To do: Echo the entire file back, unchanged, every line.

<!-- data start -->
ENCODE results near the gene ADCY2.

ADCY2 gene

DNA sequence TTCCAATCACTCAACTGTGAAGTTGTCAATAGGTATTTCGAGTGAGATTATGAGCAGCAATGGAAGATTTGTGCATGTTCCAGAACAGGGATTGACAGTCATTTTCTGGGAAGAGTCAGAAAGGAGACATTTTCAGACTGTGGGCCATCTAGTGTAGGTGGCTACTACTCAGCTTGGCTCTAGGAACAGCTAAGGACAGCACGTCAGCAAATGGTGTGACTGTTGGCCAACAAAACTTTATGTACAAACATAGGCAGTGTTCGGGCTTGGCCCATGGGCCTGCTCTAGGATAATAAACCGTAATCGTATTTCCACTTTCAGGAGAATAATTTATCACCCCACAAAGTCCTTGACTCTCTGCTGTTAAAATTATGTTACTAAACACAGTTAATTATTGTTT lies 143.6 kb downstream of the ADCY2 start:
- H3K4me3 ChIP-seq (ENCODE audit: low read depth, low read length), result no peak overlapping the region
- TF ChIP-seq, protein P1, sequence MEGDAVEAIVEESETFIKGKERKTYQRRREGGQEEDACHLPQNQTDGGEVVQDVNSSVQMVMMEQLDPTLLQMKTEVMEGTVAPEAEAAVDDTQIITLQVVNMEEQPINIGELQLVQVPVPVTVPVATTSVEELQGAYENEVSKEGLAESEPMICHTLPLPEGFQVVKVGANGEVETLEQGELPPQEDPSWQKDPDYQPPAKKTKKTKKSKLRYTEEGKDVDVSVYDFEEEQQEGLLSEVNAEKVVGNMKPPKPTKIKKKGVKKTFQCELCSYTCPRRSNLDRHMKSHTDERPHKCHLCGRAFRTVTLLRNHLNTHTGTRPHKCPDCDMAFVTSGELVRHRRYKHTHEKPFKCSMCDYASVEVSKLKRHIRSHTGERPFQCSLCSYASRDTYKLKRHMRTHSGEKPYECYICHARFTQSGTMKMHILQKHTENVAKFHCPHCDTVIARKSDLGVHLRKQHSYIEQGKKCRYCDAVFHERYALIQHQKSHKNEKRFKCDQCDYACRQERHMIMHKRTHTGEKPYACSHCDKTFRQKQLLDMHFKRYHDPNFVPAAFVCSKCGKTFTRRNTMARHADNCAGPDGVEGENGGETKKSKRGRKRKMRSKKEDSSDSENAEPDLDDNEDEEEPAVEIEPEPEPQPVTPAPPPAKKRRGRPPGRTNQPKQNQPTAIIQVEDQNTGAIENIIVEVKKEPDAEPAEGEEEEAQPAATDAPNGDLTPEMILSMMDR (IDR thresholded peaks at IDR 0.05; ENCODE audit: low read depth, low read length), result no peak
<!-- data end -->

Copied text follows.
ENCODE results near the gene ADCY2.

ADCY2 gene

DNA sequence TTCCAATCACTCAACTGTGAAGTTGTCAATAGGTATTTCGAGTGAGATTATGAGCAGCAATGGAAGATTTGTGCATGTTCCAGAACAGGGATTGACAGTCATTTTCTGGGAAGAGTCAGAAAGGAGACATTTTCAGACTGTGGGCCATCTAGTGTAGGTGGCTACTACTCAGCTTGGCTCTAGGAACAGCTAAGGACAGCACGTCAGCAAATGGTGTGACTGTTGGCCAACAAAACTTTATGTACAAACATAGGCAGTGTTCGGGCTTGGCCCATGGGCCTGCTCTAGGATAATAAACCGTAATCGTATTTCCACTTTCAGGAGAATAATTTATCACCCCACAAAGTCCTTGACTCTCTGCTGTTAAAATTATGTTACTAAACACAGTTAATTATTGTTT lies 143.6 kb downstream of the ADCY2 start:
- H3K4me3 ChIP-seq (ENCODE audit: low read depth, low read length), result no peak overlapping the region
- TF ChIP-seq, protein P1, sequence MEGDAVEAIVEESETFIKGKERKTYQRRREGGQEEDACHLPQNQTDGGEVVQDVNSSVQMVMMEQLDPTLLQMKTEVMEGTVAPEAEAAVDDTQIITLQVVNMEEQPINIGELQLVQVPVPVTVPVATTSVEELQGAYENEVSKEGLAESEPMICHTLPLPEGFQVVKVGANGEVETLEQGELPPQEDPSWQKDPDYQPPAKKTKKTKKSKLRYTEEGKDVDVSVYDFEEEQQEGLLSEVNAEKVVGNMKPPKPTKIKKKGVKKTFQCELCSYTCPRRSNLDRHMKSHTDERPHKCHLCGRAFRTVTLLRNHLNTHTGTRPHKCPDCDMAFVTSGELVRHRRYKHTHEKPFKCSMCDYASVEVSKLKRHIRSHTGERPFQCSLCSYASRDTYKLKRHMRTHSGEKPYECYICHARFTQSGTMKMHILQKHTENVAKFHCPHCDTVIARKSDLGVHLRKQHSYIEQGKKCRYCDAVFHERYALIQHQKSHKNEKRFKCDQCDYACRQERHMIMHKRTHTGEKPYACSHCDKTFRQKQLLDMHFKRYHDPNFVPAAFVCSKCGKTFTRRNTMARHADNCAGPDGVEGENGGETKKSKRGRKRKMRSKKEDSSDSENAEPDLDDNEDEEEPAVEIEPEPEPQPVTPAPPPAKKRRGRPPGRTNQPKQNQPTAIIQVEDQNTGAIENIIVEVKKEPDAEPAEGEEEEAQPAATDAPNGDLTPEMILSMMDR (IDR thresholded peaks at IDR 0.05; ENCODE audit: low read depth, low read length), result no peak